Astrology Scriptures

What are eclipses?

romapada swami on eclipses
Written by Romapada Swami

Question: How do we justify explanation of eclipses given in the Vedas as Rahu swallowing Chandra etc, while science gives explanations of shadows of one falling over other?

Romapada Swami Answers: First, I would like to make a general comment that it is not quite necessary to justify evidence from shastras or try to reconcile them in light of modern discoveries. Vedic truths stand on their own authority and also have their own deeper reason and logic even though it may not seem evident to us. According to Vedic methods, the modern scientific methods are lesser methods of arriving at truth and knowledge, and as we know all too well, they are ever subject to revision. (Please see Digest #149 for more detailed discussion on this topic). Thus whenever there seems to be a discrepancy between Vedic statements versus the evidence of our sense perception or empirical scientific experiments, we can assume that it is the empiric conclusion that might be in need of justification and revision!

Let us now turn to have a clearer picture of what the Vedic sciences really have to say about eclipses. Perhaps it may come as a surprise to some that the explanation based on the shadow theory was not unknown to Vedic astronomers. There has been, since time immemorial, a strong tradition in Vedic culture where people’s daily life was tightly interwoven with and constantly regulated by astronomical and astrological considerations. Intricate ritualistic ceremonies and religious duties were connected to astronomical events, and complex astrological and calendrical calculations were regularly performed by highly learned brahmanas. Vedic calendars since ancient times have had accurate predictions of the eclipses. For example, we hear in the pastimes of Krishna that once there was a rare type of solar eclipse which was predicted by astronomical calculation, and people from all over India traveled to arrive at Kurukshetra in anticipation of this occasion. (Krishna Book Ch 82)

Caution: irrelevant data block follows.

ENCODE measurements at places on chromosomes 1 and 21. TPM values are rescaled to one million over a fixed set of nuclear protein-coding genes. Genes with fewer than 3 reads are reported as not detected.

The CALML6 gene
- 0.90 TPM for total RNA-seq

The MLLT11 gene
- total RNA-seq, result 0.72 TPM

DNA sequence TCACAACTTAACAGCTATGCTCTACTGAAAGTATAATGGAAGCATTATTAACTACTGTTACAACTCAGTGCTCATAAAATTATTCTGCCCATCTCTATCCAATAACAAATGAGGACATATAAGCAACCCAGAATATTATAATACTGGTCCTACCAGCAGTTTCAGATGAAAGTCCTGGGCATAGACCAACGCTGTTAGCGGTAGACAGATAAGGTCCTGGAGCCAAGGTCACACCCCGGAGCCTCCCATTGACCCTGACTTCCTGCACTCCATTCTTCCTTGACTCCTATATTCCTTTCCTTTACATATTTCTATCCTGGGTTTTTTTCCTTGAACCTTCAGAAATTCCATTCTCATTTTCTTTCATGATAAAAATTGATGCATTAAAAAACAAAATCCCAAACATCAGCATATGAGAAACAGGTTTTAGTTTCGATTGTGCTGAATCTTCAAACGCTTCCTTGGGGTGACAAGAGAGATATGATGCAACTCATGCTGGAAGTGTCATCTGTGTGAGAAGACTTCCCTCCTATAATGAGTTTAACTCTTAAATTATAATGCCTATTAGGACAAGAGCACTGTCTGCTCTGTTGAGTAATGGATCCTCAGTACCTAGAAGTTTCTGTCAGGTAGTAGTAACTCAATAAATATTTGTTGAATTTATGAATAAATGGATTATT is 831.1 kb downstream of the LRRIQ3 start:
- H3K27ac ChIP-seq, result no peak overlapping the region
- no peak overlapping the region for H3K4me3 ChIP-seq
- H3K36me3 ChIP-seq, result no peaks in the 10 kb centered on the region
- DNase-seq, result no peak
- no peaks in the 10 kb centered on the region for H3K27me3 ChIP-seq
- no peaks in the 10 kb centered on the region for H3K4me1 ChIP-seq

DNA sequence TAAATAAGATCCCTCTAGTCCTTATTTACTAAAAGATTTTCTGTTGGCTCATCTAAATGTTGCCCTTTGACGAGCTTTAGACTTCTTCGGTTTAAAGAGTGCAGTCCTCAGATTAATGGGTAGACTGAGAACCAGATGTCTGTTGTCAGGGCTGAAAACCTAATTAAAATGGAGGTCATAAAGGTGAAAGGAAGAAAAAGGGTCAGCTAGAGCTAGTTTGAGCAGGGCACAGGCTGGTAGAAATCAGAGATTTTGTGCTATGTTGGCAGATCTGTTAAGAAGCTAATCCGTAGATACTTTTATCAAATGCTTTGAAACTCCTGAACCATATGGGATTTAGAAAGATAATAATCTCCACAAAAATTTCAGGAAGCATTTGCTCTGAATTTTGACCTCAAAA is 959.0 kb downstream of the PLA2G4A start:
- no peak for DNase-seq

The body of Indian astronomical literature called jyotisha shastra gives computational rules to predict the occurrence of both lunar and solar eclipses and even compute the degree to which the disc of the sun or moon will be obscured! These calculations are based on the model that eclipses are caused by the passage of the moon in front of the sun or into the earth’s shadow. At the same time, rules are also given for calculating the position of Rahu and another similar planet named Ketu, which are invisible planets whose positions, notably, correspond to the ascending and descending nodes of the moon (the points where the orbit of the moon intersects the ecliptic, or the orbit of the sun), respectively. It turns out that either Rahu or Ketu will always be lined up in the direction of any solar or lunar eclipse. (Reference: Vedic Cosmography and Astronomy by Sadaputa Dasa)

Modern scholars tend to hypothesize that these calculations are probably later introductions borrowed from the Greek, but there is no real evidence to this and there is nothing that suggests that the transfer of knowledge might not have happened the other way round, (viz. India to Greece) given the fact that astrology and the influence of planets such as Rahu and Ketu have played such a vital role in Vedic society for centuries. We can conclude that these methods of calculation were in common use in India at least since Krishna’s time, i.e. 5000 years ago.

This may then raise the question that if such astronomical sophistication was indeed known to Vedic sciences, then what about the stories involving Rahu being the head of a demon decapitated by the Mohini incarnation. One might tend to think that perhaps these are just superfluous or mythological stories with no substance to them and were simply added on as poetic interpretations to entertain the common man. However, Vedic accounts have multiple levels of meanings embedded in them and thus descriptions of the personalities such as Surya, Candra (the presiding deities of sun and moon), or Rahu and Ketu need not preclude their simultaneously being astronomical entities.

One may raise the objection that if these celestial bodies are in fact controlled by divine personalities, how is it that they obey such precise patterns and predictable natural laws. But even within our day-to-day experience it is not impossible to find highly regulated protocols and routine procedures being executed by human beings.

In summary, physical and astronomical explanation and calculation of eclipses were an integral part of Vedic sciences, and in addition the narration of Rahu chasing the sun and moon are not merely poetic myths but factual accounts which may contain multiple levels of meaning, both astronomical as well as involving personal deities.

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